Opp Board of Education picks up tab for cut ADECA program

Published 12:00 am Wednesday, July 30, 2003

"We have a moral obligation to finish what we started."

That was what Dr. Timothy Lull, superintendent of Opp City Schools had to say to the Opp Board of Education Tuesday night. Lull was referring to the recent loss of an ADECA grant that funded the school's Middle College High School (MCHS) program. MCHS made it possible for the high school to send students at risk of dropping out onto a higher education in a vocational capacity, earning a two-year college degree at MacArthur Technical College (before it became LBWCC-MacArthur campus.)

According to Lull there are still six or seven students in the program, three with only a semester left before graduating and three or four more

only two semesters away. Lull said he had appealed to Speaker Seth Hammett to intercede on the students' behalf with ADECA, but Hammett's appeals failed.

Lull said he thought ADECA should have phased the program out slowly, not enrolling new students, but at least seeing the ones already in the program through graduation. He then asked the board to allow the school system to pay the costs required to allow the remaining students to complete their studies and earn their two-year degree.

"It is my recommendation

that we use local money until we get funding," he said.

Despite proration - or perhaps, because of it - the Opp City Schools system now has more local funding than anticipated. Drastic budget cuts, lay-offs and schedule re-structuring were made this summer to bring the school's budget in alignment with the cuts requested by the governor's office, but the recent infusion of one-time monies have restored some of that funding. Also, the reorganization of teaching units, with federally-funded teaching units being added and local teaching units being dismissed, has given the board some additional funds.

Lull told the board that besides tuition costs, he would like to see them pay a $4,000 stipend to an employee at MacArthur who would serve as a counselor for the students, helping them chose courses and offering support when needed.

The previous grant paid for a full time person to perform these, and other duties. He anticipated the tuition and supplies costs being less this year, since some students enrolled in the program have moved away, and because they would be enrolling no new students, no new supplies would be needed for the more expensive classes, such as welding.

The cost last year for the program was approximately $100,000, but the estimate Lull provided for next year was $36,488, which included the $4,000 stipend.

"We're trying to get scholarships," said Lull. "These are poverty kids, a lot of them don't make the grades for academic scholarships."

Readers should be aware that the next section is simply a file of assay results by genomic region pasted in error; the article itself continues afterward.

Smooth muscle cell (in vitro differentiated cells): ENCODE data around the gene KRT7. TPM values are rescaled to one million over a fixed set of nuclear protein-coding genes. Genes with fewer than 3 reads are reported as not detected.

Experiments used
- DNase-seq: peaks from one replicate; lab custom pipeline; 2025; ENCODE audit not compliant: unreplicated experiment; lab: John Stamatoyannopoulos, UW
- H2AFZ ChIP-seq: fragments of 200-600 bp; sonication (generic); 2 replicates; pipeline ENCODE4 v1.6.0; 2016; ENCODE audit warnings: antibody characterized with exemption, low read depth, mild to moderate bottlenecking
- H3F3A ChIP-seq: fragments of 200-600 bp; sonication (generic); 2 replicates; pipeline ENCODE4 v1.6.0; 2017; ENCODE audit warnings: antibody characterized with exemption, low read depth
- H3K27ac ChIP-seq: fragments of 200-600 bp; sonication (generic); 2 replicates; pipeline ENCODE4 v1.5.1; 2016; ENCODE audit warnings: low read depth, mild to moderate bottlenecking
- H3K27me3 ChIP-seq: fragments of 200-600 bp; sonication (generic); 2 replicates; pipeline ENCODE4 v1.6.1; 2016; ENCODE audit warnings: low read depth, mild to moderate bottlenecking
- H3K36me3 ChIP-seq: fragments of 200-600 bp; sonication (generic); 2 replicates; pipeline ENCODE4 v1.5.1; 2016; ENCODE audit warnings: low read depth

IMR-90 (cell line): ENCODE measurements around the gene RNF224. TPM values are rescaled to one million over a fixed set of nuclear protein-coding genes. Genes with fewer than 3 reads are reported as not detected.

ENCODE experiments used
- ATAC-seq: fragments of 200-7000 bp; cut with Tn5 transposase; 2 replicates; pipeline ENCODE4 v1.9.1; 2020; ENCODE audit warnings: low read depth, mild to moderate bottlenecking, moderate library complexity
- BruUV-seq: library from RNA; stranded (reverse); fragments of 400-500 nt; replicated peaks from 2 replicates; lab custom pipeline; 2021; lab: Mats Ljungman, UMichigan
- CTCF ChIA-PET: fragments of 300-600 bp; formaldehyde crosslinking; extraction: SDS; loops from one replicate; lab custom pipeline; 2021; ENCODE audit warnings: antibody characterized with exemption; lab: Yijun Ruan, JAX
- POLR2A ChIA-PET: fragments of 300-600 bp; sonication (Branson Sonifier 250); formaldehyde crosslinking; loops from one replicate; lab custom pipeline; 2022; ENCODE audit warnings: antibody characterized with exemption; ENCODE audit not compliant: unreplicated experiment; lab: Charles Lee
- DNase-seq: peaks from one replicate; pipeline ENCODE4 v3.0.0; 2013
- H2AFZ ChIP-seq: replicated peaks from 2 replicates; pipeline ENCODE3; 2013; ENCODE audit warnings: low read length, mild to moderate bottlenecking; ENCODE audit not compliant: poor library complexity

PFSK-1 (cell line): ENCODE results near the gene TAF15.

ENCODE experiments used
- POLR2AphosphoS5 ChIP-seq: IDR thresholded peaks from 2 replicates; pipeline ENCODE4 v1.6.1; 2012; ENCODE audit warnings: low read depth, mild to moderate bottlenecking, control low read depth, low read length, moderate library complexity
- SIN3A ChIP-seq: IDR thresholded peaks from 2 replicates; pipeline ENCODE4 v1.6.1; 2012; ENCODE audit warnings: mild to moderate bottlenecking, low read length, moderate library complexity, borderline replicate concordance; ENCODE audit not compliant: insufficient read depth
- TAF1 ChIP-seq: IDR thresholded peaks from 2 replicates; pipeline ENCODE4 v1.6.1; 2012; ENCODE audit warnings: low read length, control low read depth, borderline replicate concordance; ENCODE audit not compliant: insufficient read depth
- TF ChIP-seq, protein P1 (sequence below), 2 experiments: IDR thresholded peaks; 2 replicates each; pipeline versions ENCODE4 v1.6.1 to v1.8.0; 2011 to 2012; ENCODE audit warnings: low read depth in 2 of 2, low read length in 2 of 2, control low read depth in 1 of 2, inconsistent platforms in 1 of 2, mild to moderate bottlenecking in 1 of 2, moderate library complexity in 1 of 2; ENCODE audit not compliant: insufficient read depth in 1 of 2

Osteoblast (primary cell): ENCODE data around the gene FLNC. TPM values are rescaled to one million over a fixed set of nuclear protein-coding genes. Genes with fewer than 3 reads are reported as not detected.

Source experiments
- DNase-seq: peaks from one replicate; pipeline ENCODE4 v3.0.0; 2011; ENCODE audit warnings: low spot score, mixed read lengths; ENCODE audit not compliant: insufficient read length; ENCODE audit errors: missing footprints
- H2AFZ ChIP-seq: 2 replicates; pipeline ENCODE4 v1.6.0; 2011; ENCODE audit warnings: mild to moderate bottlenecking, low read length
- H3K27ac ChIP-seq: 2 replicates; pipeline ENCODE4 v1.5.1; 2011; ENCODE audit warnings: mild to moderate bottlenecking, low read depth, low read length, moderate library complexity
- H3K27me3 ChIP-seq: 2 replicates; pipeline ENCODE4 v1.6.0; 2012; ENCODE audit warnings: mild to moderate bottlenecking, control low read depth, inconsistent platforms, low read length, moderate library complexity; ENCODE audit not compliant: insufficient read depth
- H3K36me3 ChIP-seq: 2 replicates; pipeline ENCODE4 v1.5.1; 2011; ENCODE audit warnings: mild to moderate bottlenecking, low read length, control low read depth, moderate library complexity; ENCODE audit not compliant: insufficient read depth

The recent addition of money from the state has also allowed the board to rehire several employees, including Randy Crowley, who filed a formal objection to his dismissal earlier this summer. Crowley, who was one of several school employees statewide to receive back pay for overtime after an investigation audit was called, claimed his dismissal had not been due to a slashed budget, but to retaliation. After the board was called into executive session Tuesday evening, it was announced that Crowley would be reinstated to his custodial/HVAC position. An additional custodian/maintenance worker was also rehired, James Rhodes, who will help out at the elementary school as well as the high school, and will perform other maintenance duties as well. Shanna Boothe was hired to teach kindergarten at South Highlands Elementary School; and Ronnie Dewayne Mosely was approved as a science teacher for Opp Middle School an emergency hire for James D. Driver, who was granted a one-year leave of absence to attend divinity school.

In other board business, bids were approved for Sara Lee Bakery, bread;

LST Cybertime, laptop computers for the Race Track program;

City Dairy for milk and juice; and Dairy Fresh for ice cream. The board chose to accept an "escalator bid" on the milk products, since, according to Lull,

that option saved the schools almost $2,000 last year. The cost of the milk goes up or down, reflecting market prices, and, according to Lull, continued to go down last year.

The bid on the laptops was a re-submission, when drastically low bids the first time around alerted Lull to the fact that the bid had been misworded, and companies were bidding on one laptop, not the 32 needed by the program. The funds for the purchase are from a $450,000 grant that will be spread over three years.